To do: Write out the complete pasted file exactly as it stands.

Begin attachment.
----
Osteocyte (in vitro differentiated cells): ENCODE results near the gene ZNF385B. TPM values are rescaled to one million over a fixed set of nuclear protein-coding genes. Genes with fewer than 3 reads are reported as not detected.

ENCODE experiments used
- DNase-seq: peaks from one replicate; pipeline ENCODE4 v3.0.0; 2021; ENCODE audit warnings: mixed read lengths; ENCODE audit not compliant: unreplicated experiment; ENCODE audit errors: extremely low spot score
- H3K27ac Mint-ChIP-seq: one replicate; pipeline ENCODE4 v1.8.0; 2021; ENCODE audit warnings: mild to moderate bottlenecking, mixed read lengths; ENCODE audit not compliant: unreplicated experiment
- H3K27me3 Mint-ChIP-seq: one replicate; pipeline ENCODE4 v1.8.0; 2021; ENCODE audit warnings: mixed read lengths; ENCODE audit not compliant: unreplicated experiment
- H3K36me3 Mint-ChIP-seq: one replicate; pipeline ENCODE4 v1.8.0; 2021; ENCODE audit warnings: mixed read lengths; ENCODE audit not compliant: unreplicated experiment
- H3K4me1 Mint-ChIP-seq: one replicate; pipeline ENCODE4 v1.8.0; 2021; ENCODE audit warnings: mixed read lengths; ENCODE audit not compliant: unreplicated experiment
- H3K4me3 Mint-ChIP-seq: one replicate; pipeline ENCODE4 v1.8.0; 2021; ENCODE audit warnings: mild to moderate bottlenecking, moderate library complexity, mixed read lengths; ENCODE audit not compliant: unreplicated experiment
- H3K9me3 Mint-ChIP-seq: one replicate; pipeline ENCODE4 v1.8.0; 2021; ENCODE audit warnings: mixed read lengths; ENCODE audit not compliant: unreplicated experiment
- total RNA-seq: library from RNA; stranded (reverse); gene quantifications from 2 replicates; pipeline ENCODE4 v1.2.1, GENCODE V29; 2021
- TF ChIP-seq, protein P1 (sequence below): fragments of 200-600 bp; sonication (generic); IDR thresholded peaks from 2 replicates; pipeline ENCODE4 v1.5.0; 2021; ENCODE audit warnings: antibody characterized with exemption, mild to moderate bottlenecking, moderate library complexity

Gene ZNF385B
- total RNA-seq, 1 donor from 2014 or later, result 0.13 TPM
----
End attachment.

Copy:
Osteocyte (in vitro differentiated cells): ENCODE results near the gene ZNF385B. TPM values are rescaled to one million over a fixed set of nuclear protein-coding genes. Genes with fewer than 3 reads are reported as not detected.

ENCODE experiments used
- DNase-seq: peaks from one replicate; pipeline ENCODE4 v3.0.0; 2021; ENCODE audit warnings: mixed read lengths; ENCODE audit not compliant: unreplicated experiment; ENCODE audit errors: extremely low spot score
- H3K27ac Mint-ChIP-seq: one replicate; pipeline ENCODE4 v1.8.0; 2021; ENCODE audit warnings: mild to moderate bottlenecking, mixed read lengths; ENCODE audit not compliant: unreplicated experiment
- H3K27me3 Mint-ChIP-seq: one replicate; pipeline ENCODE4 v1.8.0; 2021; ENCODE audit warnings: mixed read lengths; ENCODE audit not compliant: unreplicated experiment
- H3K36me3 Mint-ChIP-seq: one replicate; pipeline ENCODE4 v1.8.0; 2021; ENCODE audit warnings: mixed read lengths; ENCODE audit not compliant: unreplicated experiment
- H3K4me1 Mint-ChIP-seq: one replicate; pipeline ENCODE4 v1.8.0; 2021; ENCODE audit warnings: mixed read lengths; ENCODE audit not compliant: unreplicated experiment
- H3K4me3 Mint-ChIP-seq: one replicate; pipeline ENCODE4 v1.8.0; 2021; ENCODE audit warnings: mild to moderate bottlenecking, moderate library complexity, mixed read lengths; ENCODE audit not compliant: unreplicated experiment
- H3K9me3 Mint-ChIP-seq: one replicate; pipeline ENCODE4 v1.8.0; 2021; ENCODE audit warnings: mixed read lengths; ENCODE audit not compliant: unreplicated experiment
- total RNA-seq: library from RNA; stranded (reverse); gene quantifications from 2 replicates; pipeline ENCODE4 v1.2.1, GENCODE V29; 2021
- TF ChIP-seq, protein P1 (sequence below): fragments of 200-600 bp; sonication (generic); IDR thresholded peaks from 2 replicates; pipeline ENCODE4 v1.5.0; 2021; ENCODE audit warnings: antibody characterized with exemption, mild to moderate bottlenecking, moderate library complexity

Gene ZNF385B
- total RNA-seq, 1 donor from 2014 or later, result 0.13 TPM